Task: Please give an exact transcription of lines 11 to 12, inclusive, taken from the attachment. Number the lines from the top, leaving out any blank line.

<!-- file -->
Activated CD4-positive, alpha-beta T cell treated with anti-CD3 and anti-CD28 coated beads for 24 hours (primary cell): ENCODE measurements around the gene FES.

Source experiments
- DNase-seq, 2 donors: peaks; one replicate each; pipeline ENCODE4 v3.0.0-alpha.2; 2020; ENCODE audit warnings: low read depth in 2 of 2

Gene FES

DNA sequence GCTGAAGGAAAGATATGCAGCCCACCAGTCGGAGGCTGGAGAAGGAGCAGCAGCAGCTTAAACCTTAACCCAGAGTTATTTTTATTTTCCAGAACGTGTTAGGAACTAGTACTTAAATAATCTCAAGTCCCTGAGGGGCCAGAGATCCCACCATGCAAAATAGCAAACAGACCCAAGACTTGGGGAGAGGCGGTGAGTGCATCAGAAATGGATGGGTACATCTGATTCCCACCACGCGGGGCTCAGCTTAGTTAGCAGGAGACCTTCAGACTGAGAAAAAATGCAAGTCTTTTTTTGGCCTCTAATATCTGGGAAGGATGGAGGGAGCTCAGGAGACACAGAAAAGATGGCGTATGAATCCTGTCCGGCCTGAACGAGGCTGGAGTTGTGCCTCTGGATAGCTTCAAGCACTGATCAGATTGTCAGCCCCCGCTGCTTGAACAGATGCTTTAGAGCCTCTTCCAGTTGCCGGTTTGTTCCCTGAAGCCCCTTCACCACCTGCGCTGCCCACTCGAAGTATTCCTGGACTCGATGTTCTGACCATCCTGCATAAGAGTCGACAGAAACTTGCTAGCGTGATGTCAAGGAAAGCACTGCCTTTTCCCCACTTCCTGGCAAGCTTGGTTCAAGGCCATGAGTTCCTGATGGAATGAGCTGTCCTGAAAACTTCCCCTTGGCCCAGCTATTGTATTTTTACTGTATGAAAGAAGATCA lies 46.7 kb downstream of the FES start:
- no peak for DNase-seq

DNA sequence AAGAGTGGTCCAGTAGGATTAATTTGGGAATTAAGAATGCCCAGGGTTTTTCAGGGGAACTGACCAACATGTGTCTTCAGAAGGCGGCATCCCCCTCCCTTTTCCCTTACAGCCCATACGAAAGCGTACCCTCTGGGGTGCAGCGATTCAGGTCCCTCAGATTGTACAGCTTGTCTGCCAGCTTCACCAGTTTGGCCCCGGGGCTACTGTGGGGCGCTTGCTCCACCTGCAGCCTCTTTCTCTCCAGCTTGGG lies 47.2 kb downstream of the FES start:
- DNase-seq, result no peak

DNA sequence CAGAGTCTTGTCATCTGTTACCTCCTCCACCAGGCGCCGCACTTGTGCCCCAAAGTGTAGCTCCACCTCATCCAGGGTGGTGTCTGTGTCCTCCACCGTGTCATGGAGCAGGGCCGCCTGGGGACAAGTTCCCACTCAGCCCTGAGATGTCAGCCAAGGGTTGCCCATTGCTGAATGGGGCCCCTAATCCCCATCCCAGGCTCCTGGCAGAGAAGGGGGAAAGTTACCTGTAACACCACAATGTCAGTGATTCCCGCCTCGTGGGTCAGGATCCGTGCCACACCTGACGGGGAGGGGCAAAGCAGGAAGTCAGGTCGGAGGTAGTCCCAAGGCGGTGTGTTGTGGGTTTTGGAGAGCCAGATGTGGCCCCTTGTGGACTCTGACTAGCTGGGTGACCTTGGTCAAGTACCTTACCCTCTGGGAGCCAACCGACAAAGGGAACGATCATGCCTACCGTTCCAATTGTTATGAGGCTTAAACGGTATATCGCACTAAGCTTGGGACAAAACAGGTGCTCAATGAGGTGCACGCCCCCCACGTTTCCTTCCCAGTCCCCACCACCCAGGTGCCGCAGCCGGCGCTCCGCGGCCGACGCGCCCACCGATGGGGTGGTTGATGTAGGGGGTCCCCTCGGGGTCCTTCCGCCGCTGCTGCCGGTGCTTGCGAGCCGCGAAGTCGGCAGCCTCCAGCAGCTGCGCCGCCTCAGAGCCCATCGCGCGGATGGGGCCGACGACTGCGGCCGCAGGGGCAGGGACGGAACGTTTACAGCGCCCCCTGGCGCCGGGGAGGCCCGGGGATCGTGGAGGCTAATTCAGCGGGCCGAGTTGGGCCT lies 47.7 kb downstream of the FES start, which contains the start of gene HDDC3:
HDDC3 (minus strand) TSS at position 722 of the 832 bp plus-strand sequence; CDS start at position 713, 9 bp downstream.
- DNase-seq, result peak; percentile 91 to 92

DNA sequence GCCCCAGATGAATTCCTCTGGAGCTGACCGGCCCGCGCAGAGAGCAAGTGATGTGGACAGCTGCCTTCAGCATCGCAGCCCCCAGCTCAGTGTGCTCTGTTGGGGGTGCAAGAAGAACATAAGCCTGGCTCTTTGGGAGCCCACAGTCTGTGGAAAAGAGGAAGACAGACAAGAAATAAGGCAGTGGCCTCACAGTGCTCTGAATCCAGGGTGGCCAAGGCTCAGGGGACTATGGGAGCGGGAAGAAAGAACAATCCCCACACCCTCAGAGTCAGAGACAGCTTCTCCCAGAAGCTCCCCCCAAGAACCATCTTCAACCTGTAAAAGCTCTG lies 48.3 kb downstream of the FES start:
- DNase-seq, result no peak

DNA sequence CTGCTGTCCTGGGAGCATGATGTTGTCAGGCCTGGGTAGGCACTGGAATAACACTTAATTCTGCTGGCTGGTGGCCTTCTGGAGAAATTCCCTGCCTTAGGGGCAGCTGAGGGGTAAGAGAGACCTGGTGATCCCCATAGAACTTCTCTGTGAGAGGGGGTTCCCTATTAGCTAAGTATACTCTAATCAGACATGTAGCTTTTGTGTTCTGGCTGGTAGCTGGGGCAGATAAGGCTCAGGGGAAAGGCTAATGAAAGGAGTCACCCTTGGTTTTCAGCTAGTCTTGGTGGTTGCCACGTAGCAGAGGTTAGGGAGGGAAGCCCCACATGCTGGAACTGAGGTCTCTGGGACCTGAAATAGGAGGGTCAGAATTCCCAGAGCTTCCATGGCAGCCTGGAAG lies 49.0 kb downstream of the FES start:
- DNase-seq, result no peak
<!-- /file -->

- DNase-seq, result peak; percentile 91 to 92

DNA sequence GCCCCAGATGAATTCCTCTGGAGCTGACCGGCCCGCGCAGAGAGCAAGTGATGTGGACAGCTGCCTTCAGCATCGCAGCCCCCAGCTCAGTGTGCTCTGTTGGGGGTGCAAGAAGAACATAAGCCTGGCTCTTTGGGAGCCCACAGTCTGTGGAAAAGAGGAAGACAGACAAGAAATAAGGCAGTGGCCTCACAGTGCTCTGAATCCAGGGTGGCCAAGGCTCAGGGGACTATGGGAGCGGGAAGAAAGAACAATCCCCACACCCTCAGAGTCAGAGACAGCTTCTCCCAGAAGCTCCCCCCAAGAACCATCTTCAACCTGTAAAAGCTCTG lies 48.3 kb downstream of the FES start: